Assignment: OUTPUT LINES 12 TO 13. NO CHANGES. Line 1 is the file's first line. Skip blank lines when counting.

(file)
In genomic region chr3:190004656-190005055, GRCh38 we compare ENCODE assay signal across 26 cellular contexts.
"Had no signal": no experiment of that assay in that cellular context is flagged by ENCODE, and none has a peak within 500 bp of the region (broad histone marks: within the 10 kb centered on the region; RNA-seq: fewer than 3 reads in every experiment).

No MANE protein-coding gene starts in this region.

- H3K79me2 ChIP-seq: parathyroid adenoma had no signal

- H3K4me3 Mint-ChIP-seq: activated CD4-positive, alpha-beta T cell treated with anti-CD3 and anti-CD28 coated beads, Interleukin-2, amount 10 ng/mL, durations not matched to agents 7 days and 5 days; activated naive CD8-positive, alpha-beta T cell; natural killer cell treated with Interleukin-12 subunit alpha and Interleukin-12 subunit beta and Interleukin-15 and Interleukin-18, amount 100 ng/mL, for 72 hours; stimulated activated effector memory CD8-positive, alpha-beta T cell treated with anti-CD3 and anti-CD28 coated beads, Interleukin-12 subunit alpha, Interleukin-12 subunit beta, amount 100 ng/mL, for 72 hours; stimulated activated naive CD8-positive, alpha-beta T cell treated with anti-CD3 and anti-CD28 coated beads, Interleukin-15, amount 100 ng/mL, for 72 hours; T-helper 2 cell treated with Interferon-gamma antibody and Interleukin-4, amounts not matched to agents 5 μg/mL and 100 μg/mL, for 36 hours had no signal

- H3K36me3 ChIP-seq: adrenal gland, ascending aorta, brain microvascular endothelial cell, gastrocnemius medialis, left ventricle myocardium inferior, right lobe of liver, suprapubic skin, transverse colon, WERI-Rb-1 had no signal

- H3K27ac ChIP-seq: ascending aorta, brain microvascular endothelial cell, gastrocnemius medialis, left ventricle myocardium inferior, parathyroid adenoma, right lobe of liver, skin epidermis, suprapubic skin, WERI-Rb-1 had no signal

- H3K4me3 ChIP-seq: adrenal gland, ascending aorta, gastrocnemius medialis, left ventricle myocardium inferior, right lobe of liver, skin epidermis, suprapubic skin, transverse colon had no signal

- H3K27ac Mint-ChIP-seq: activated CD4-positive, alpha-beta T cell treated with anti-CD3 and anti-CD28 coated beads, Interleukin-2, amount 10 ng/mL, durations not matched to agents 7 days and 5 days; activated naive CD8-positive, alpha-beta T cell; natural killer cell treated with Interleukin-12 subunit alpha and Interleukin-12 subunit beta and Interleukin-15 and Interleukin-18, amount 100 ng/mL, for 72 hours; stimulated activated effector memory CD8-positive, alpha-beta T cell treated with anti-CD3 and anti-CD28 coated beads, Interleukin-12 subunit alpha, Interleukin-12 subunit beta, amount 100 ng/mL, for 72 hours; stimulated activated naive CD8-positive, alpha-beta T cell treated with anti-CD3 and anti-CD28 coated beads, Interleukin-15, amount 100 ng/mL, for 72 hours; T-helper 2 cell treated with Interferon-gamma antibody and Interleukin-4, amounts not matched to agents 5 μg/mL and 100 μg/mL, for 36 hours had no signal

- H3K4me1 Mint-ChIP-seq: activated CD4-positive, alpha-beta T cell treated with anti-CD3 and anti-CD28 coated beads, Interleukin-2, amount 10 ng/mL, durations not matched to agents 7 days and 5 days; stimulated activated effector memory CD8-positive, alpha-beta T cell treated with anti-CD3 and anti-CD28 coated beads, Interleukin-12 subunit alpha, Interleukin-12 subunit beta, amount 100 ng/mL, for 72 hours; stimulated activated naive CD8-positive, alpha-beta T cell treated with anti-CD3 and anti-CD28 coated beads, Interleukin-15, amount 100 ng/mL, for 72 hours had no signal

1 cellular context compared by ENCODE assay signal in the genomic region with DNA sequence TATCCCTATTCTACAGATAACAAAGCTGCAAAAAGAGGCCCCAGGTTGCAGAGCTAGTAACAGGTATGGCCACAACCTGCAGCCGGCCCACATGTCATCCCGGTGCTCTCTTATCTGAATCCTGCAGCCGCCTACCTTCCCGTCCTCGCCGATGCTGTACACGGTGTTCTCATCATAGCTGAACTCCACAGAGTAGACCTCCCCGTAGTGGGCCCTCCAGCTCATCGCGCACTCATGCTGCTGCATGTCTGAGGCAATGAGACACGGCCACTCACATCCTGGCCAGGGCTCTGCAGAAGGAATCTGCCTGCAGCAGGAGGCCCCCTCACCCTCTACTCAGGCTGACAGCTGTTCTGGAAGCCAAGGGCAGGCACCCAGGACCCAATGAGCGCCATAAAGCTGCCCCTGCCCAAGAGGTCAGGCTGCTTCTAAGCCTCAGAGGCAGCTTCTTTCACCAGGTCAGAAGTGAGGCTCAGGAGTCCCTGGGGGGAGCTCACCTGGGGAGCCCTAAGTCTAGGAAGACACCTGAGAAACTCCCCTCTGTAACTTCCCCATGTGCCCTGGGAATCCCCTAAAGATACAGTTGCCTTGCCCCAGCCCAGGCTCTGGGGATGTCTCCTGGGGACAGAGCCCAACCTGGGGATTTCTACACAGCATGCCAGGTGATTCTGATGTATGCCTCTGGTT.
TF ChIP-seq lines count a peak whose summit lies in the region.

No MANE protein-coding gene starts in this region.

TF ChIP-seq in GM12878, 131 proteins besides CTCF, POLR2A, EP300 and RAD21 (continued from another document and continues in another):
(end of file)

TF ChIP-seq lines count a peak whose summit lies in the region.

No MANE protein-coding gene starts in this region.